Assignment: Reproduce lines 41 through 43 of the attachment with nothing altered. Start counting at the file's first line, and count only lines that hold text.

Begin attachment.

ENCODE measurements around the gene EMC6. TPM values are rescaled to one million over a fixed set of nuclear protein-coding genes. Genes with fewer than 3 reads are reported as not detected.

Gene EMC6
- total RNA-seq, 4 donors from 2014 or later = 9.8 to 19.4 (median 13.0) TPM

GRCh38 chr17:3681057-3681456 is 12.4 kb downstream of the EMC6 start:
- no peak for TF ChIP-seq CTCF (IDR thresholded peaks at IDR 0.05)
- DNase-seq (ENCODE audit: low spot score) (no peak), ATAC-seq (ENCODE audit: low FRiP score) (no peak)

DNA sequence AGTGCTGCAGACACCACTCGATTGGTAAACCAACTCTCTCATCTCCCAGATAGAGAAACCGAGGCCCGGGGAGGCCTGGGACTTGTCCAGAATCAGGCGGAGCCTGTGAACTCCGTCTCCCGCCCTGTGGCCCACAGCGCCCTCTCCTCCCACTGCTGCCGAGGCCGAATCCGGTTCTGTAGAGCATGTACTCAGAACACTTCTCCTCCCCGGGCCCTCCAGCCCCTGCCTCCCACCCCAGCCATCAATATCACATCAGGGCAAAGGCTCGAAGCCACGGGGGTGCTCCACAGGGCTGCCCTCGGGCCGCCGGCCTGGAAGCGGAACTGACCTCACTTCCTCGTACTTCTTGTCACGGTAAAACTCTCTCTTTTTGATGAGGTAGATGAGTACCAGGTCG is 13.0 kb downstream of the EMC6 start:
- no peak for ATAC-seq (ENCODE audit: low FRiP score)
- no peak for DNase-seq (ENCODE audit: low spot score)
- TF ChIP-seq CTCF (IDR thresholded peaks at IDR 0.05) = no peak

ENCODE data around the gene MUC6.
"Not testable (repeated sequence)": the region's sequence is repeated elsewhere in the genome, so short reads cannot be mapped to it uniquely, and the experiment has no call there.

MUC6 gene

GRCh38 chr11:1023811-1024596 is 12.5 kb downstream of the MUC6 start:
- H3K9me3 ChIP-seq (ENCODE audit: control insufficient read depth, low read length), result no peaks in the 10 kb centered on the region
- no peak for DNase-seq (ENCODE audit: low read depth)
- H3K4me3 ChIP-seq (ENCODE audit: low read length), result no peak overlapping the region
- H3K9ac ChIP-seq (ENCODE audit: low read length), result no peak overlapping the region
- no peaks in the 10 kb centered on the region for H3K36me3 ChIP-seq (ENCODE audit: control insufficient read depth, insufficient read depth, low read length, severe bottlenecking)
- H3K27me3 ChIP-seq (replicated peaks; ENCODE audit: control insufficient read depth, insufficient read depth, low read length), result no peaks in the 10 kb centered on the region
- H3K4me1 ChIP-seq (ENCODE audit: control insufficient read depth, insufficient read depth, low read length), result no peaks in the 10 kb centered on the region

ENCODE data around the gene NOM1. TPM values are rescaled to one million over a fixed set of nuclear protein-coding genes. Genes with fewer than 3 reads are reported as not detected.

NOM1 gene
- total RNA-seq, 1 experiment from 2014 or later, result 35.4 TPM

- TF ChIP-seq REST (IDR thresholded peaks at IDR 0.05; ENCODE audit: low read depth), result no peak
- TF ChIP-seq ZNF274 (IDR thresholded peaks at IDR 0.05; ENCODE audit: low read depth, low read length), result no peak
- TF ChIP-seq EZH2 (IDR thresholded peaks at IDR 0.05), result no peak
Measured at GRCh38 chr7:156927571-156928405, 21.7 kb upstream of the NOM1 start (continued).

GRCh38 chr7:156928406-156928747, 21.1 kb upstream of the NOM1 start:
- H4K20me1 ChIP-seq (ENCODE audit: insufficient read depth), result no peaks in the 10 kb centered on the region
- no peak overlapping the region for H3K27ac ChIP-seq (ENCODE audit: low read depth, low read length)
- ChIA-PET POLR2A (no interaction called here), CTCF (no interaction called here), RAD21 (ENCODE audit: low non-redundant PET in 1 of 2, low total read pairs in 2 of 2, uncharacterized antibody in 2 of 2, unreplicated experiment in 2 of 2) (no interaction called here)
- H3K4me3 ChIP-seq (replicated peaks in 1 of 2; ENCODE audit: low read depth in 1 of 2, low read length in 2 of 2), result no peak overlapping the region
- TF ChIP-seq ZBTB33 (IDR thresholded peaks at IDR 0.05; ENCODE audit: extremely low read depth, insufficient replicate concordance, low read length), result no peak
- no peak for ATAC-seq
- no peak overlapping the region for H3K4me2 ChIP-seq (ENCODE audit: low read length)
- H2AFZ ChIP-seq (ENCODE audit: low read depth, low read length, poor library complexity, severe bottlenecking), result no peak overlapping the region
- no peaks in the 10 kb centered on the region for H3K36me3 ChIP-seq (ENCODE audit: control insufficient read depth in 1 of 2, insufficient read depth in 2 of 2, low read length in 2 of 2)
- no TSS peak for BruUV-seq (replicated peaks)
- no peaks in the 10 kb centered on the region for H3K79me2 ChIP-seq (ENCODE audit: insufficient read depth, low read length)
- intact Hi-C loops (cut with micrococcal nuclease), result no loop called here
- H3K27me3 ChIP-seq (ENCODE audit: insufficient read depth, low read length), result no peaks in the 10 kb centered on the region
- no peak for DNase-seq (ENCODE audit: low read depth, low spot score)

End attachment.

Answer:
- intact Hi-C loops (cut with micrococcal nuclease), result no loop called here
- H3K27me3 ChIP-seq (ENCODE audit: insufficient read depth, low read length), result no peaks in the 10 kb centered on the region
- no peak for DNase-seq (ENCODE audit: low read depth, low spot score)